Not true. Humans, along with whales and elephants I believe, are programmed to survive an unusually long time after their reproductive years because the tribe/pod/herd/society/species benefits from their accumulated skills and experience.

Be that as it may. Your situation seems to be unsustainably stressful for all concerned.

I can't see that it is unreasonable or unnatural for a person who lives in a household to want to feel included and welcome in that household. But since the truth is that your MIL is not welcome, and that she IS an intruder in spite of your and your husband's best intentions, and that you (and he?) resent MIL's constant presence in your entire life, the truth needs to be faced.

Take your MIL's protests and criticisms on the chin and assert your right to decide who lives in your home (and, indeed, your lives as a married couple). She's not so much a burden as background noise, and you are getting a massive headache from it. Move her before you really hate her.

And don't worry about how she'll do in a facility. The whole point is that she'll have loads of other people to take an interest in, and loads of other people to support her daily care needs. From the sound of her, she'll be an asset to the place!
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In the words of Bette Midler, “...you’re my hero...”.
the timing of your post and my current reality crisis synced which gave me reassurance, gonna be ok and sanity preservation- thank you.
xoxoxo
susan
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Thank you for this topic! My MIL moved in and unfortunately I had no idea she would become so dependent. I’ve tried to get her to take ride services, we live in a very walkable area, have tried to get her involved in things, but if I can’t drive her there she won’t go. I’m having a baby soon and I’ve tried to motivate her to take some more initiative, but no luck.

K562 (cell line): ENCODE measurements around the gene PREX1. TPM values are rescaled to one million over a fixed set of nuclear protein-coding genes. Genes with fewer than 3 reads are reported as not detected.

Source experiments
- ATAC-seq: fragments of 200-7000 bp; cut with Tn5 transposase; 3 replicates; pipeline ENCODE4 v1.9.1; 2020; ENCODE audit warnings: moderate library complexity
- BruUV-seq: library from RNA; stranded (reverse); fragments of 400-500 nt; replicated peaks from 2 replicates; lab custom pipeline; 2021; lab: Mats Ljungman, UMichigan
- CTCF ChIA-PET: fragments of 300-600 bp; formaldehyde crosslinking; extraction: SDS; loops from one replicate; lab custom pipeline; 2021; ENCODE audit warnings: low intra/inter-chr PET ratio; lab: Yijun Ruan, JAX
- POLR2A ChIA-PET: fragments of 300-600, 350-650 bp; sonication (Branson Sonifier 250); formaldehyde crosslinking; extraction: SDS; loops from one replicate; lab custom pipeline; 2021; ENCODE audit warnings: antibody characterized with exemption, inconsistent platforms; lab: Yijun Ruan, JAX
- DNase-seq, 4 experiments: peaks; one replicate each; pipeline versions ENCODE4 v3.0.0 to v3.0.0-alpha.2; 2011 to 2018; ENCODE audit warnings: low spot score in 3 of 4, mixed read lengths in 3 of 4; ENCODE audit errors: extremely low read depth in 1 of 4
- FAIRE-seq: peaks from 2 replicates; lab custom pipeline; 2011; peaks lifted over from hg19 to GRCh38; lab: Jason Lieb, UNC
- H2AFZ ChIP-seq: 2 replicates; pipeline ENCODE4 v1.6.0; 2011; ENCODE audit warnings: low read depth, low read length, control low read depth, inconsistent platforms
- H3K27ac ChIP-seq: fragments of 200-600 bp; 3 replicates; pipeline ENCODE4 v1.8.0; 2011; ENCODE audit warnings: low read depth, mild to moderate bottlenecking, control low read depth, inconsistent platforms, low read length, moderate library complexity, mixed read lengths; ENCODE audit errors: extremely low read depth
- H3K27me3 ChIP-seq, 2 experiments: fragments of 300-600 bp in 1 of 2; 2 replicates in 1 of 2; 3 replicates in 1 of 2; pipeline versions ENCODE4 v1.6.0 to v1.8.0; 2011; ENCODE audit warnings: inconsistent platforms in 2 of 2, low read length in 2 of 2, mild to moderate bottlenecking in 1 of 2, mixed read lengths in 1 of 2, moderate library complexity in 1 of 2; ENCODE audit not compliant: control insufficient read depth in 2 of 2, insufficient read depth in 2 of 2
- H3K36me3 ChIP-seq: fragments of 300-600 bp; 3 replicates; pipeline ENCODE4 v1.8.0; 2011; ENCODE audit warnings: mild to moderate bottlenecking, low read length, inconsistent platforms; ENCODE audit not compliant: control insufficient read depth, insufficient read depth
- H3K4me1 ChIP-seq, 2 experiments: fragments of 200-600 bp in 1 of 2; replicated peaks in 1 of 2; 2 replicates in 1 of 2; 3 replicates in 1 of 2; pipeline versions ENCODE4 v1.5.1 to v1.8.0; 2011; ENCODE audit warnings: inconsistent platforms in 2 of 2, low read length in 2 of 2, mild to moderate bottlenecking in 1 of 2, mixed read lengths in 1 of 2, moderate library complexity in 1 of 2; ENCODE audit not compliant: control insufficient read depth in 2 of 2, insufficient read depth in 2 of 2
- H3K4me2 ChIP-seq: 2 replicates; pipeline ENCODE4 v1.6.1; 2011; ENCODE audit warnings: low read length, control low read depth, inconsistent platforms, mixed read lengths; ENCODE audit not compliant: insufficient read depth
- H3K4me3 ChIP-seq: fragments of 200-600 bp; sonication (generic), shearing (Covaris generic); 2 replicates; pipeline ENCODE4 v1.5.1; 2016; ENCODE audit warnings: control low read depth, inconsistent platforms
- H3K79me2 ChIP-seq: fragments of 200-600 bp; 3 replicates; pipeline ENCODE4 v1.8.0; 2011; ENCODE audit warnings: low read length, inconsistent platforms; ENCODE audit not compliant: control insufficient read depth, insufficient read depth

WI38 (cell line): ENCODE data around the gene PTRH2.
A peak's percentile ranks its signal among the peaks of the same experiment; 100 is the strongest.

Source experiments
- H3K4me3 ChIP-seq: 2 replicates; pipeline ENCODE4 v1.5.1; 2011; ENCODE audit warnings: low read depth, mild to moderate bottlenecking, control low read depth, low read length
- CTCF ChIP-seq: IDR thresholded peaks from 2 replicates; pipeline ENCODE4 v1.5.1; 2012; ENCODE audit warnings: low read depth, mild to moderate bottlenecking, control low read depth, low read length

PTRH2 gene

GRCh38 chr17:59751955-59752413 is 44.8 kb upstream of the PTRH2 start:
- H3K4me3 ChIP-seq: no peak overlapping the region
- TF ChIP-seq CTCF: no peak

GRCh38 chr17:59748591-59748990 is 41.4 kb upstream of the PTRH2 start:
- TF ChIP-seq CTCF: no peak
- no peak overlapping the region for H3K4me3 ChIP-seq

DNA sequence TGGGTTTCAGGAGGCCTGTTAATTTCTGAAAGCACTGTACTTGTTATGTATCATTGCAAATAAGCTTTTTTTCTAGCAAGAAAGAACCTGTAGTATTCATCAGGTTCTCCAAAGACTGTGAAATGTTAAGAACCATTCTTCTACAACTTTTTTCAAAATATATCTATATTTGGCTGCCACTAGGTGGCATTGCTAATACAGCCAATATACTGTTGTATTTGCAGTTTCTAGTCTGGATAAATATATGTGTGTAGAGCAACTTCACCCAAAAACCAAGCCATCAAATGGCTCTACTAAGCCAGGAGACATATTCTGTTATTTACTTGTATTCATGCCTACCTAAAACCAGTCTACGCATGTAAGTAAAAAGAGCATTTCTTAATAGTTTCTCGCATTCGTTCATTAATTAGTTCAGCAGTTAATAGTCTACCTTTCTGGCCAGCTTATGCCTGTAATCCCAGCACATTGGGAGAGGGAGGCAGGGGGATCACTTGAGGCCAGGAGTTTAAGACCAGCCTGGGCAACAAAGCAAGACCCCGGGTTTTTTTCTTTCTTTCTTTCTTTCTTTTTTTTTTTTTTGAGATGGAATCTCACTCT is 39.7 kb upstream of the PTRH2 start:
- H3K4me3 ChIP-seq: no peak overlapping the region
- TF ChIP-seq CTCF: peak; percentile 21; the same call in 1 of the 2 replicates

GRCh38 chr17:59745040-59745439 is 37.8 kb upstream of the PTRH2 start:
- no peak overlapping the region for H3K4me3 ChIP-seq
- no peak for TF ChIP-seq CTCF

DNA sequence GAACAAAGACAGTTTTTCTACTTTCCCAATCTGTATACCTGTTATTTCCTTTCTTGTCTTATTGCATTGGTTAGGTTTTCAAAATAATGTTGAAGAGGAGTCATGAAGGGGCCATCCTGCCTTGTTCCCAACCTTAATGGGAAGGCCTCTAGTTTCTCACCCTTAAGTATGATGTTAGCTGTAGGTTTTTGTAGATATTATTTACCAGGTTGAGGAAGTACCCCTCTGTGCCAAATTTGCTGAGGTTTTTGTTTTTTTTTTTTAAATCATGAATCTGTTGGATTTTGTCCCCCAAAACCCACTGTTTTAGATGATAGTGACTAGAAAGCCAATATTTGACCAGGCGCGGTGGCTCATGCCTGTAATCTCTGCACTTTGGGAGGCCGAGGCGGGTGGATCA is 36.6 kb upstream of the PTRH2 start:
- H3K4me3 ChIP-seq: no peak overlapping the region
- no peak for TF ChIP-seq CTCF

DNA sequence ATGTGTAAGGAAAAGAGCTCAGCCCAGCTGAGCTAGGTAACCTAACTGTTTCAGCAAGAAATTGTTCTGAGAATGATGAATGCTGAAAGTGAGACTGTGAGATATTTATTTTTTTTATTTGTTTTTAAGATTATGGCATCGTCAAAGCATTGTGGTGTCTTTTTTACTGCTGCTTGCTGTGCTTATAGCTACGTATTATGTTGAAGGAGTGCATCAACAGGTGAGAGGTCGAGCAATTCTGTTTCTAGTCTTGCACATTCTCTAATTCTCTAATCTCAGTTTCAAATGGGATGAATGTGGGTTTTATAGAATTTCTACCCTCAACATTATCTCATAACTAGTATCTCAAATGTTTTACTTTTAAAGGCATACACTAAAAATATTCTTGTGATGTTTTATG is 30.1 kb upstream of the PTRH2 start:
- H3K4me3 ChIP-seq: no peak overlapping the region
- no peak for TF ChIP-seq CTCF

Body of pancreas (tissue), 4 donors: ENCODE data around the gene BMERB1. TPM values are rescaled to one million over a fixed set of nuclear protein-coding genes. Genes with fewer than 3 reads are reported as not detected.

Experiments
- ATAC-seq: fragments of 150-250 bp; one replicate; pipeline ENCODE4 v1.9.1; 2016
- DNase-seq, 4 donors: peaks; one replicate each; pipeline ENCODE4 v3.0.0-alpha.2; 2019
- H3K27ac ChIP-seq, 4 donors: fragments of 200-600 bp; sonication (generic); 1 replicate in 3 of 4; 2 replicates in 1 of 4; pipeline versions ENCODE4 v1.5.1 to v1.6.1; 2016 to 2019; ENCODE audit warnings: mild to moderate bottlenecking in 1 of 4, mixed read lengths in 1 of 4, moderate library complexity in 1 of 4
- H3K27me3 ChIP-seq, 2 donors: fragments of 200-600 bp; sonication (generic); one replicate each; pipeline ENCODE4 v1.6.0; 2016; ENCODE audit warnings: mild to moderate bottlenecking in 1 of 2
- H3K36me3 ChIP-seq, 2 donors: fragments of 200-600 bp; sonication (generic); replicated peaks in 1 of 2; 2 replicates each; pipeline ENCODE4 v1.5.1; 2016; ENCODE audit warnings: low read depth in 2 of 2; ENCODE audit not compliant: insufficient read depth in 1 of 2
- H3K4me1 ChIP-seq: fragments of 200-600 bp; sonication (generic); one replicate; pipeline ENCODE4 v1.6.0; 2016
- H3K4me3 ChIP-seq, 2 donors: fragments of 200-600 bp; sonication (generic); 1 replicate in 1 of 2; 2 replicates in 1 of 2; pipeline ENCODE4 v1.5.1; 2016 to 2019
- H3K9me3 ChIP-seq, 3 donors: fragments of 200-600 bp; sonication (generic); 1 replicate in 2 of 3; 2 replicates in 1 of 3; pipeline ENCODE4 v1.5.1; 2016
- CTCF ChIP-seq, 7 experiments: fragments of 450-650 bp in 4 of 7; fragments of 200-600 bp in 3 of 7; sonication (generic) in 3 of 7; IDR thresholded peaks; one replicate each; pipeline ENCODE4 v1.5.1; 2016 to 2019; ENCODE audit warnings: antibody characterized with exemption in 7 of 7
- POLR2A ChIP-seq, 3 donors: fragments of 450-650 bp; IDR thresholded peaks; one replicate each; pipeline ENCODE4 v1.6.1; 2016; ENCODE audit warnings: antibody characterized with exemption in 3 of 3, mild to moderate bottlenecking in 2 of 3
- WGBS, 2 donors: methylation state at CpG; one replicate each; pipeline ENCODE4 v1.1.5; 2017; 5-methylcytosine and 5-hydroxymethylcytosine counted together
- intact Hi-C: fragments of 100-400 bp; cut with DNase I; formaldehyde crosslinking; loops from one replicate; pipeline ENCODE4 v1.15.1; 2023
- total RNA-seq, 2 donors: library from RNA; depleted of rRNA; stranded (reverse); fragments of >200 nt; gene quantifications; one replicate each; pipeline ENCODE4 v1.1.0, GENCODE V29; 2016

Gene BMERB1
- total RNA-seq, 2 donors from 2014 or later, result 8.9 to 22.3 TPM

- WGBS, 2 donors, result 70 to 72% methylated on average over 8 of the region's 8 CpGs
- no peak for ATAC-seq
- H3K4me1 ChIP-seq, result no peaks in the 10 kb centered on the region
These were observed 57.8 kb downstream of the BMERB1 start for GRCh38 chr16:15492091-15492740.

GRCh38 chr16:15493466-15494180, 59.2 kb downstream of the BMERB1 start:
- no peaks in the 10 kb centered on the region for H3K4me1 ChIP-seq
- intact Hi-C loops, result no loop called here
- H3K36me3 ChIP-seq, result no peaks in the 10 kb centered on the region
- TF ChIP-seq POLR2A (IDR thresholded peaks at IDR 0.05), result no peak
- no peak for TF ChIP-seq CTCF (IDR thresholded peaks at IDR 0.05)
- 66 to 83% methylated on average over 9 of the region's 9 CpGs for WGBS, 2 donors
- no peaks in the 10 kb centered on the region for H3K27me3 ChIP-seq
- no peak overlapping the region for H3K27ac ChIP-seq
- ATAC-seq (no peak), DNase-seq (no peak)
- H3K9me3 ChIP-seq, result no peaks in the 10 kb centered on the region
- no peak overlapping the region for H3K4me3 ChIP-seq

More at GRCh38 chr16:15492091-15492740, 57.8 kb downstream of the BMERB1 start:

She doesn’t want to be a burden, but leaves herself no other option. Every time I’ve talked to her about being more active and independent I think the convo goes well, but as time goes on it becomes negative in her mind. So, even having regular conversations with her seems pointless. I truly think she’d be happier in an independent/retirement community, but know if I suggested that she’d be really upset.

I just pray about it. Her needs are met and I can’t control how she perceives things. Praying for all of you too 🙏
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Thanks to all those who have so kindly commented and offered suggestions. In response to 'why I haven't thrown her out?'  My husband told her that her behaviour and attitude was severely affecting us and directly making me ill; he emphatically told her that she had to go and he meant it. She came and apologised to me and to him, and promised to alter her behaviour; that was short lived. The proverbial abusive relationship syndrome!